It was one of those days that turned out to be filled with serendipity. The phone rang and I talked to Marlita for the first time. We shared much in common: a love of Jesus, a love of dance, and a love for the craft of choreography. It was a wonderful connection that flooded my heart with encouragement and a desire to know more about faith-based choreography! Dancers need to be learners just like the disciples were.

manthano NT:3129 denotes (a) “to learn” (akin to mathetes, “a disciple”), “to increase one’s knowledge,” or “be increased in knowledge,” frequently “to learn by inquiry, or observation,” e. g., Matt 9:13; 11:29; 24:32; Mark 13:28; John 7:15; Rom 16:17; 1 Cor 4:6; 14:35; Phil 4:9; 2 Tim 3:14; Rev 14:3(from Vine’s Expository Dictionary of Biblical Words, Copyright (c)1985, Thomas Nelson Publishers)

Biblical learning stays accessible to an array of styles and viewpoints while holding fast to foundational, scriptural truths. With an educational base in mind, let’s be open to what others can teach us and let’s pray that we increase in knowledge as we share what we have personally learned on the journey of choreography for Jesus. The end result is a visual worship feast that moves hearts to know the God of the universe.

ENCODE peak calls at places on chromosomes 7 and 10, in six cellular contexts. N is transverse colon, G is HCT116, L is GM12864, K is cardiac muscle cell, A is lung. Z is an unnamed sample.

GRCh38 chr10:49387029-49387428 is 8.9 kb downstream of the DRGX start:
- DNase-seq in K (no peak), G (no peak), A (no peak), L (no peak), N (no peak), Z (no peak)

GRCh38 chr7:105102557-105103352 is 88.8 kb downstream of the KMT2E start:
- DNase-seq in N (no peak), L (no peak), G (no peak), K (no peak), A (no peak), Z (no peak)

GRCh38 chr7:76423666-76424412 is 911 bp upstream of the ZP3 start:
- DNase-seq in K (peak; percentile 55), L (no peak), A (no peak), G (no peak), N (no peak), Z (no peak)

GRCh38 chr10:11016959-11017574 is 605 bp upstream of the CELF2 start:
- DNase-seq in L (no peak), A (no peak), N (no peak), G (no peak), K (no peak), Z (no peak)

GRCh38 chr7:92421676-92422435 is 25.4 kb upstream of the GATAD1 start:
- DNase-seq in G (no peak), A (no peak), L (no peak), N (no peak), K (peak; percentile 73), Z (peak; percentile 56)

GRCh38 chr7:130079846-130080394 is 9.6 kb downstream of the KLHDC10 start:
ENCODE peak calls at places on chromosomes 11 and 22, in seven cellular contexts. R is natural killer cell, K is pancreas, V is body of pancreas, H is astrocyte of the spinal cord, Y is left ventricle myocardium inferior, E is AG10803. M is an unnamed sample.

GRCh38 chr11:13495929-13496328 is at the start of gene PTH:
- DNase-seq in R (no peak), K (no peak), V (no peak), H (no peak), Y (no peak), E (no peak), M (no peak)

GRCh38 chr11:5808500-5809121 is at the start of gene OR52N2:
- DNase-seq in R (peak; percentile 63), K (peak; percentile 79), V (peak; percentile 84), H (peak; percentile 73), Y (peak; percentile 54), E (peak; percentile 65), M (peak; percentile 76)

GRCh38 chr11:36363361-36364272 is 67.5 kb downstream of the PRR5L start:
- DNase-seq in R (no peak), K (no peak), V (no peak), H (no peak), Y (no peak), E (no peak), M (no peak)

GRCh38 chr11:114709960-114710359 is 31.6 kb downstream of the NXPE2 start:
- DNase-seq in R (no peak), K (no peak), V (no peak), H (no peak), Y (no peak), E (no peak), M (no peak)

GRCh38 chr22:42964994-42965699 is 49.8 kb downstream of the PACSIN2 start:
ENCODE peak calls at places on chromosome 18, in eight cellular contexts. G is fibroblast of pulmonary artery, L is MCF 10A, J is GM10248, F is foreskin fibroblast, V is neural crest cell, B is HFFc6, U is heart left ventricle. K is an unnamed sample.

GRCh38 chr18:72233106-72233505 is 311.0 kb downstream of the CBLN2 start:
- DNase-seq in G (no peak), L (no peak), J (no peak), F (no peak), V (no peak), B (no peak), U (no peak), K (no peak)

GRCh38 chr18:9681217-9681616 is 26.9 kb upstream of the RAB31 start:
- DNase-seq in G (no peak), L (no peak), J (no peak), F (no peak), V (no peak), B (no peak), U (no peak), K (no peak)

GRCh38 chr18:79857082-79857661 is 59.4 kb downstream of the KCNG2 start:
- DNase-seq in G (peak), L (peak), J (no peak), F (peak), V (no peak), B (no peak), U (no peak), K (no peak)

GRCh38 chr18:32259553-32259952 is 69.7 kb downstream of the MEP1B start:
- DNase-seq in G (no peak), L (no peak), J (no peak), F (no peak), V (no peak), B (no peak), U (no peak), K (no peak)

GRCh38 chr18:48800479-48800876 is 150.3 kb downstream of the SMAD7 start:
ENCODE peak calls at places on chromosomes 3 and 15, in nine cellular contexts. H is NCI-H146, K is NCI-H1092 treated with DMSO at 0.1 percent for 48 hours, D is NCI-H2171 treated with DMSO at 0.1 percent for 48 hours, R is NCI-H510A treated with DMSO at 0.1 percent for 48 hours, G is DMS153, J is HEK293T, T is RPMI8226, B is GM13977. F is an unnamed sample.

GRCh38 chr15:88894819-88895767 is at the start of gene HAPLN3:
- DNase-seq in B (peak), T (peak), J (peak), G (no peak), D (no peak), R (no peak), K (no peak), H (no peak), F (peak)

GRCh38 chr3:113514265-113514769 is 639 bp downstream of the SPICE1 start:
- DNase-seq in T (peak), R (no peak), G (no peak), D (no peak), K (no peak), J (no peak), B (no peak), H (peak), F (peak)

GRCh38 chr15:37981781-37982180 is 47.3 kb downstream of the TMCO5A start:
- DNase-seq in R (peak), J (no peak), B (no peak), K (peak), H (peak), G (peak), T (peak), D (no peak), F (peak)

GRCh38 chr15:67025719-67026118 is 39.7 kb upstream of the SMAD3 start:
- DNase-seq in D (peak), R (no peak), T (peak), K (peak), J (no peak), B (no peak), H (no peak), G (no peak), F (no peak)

Let’s start by checking out Marlita’s website:

While you’re there, look for video clips from wonderful choreographers that can inspire all of us. I also enjoyed an assortment of topics that stimulated my imagination: inspiration, beginnings, middles, community, movement, development, D-collaboration, spatial design and solos.

Now look for an explanation about Marlita’s website target: “The Choreography Clinic shares the experiences of dance makers (from aspiring to established), students, and educators. My hope for this project is to develop a referential tool that houses open and nurturing dialogue on areas of commonality in dance making and the creative ways we address the issues that arise. This exchange will specifically look at the anatomy of works we have created, and how we, as dance makers, have interacted with and viewed (and even now view) the various parts of our dance work. The goal of this project is not to pin individuals into a singular process, methodology, or philosophy, rather, it is to reflect on and share the various processes we use, as well as our experiences, successes, failures, insights, regrets, and discoveries along our individual choreographic journeys.”

And there’s more. Marlita has a newly released book that you can get. I’ve read it and it inspires me. I’d encourage you to buy it. The title of the book is ‘Dancers! Assume the Position.’If I were you, I’d also check out Marlita’s facebook page:

Thanks Marlita! What a special sister you are. We love you for your faith and all you have done to help us grow. And remember that Jesus was the master educator. If we follow His lead, we’ll be open to do the same thing with each other!